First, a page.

Investors pulled back on stocks Tuesday, as the Federal Reserve began its two-day policy meeting and yields crept higher in the benchmark 10-year U.S. Treasury bond.
The S&P 500 (SPX) dropped from a record high, turning lower for the first time in seven trading sessions primarily as a result of a drop in energy and industrial stops. SPX lost 14 points, or 0.37%, trading near 3954.
The Dow Jones Industrial Average (DJIA) also fell from its record, trading off 154 points or 0.47% at 32,793.
The Nasdaq Composite Index (COMP) was off 0.44%, losing 59 points at 13,400.
The Russell 2000 Index (RUT) fell the most, losing 2.01% or 47 points, to trade at 2312.
Stocks moved lower as the yields on 10-year Treasuries rose slightly to 1.62%. Investors are contemplating whether or not the Federal Reserve will hike interest rates in the coming months. Gold held steady at $1731 an ounce.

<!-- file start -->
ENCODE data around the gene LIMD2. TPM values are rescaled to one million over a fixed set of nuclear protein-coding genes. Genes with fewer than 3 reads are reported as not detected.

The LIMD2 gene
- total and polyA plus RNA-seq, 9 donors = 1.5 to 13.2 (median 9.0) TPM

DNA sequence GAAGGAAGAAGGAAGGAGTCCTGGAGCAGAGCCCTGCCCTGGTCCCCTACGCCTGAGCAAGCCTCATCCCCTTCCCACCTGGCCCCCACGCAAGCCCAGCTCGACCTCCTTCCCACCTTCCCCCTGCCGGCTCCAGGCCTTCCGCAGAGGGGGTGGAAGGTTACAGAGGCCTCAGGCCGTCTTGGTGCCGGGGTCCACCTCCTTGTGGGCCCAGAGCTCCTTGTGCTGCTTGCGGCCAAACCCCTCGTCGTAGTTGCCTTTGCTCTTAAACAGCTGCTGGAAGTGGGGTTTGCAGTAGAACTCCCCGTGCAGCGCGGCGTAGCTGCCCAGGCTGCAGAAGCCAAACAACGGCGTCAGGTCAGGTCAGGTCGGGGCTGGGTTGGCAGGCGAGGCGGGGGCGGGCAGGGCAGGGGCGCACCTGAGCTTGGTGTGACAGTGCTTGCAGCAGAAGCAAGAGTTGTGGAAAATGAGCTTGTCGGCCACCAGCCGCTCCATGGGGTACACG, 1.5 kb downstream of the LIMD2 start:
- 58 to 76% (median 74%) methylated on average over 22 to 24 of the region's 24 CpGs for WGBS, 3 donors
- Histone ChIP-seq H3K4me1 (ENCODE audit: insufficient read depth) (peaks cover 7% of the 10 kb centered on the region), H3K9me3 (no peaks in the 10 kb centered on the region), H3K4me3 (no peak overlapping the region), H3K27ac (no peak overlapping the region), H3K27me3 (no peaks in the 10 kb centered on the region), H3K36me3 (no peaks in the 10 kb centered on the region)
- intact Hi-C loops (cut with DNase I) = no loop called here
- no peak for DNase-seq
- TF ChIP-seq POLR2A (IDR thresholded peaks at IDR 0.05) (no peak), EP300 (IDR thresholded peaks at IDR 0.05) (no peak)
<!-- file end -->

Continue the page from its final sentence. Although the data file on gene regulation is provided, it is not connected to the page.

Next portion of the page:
Benchmark crude oil (CLJ21) fell $0.67 per barrel for a loss of more than 1% to trade at $64.70 per barrel.
Meanwhile, bitcoin fell off its high of $61,000 to trade near $54,000.
Investors are contemplating how the global economy fares as the world emerges from the depths of the coronavirus pandemic. In Europe, the Stock 600 Index advanced nearly 1% to 426, the highest jump in more than a week. Investors shrugged off news that AstraZeneca was being suspended amid fears of blood clots. The company insists there is no correlation between the shot and the blood clots, however regional European health ministers will meet to discuss the vaccine’s future. Meanwhile, the euro dipped 0.2% to $1.19.
In European bond markets, the yield on Germany’s 10-year bond fell to less than one basis point to -0.34%. Just a reminder: that is a negative sign in from of the yield. Meaning an investor is PAYING the German government to hold his or her money.
In Asia, markets notched higher in Japan and China. The Nikkei 225 Index gained 0.52% closing at 29,921 while the Shanghai Composite Index gained 0.78% to close at 3,446.
The Japanese yen strengthened to 108.97 per dollar, a gain of 0.1%.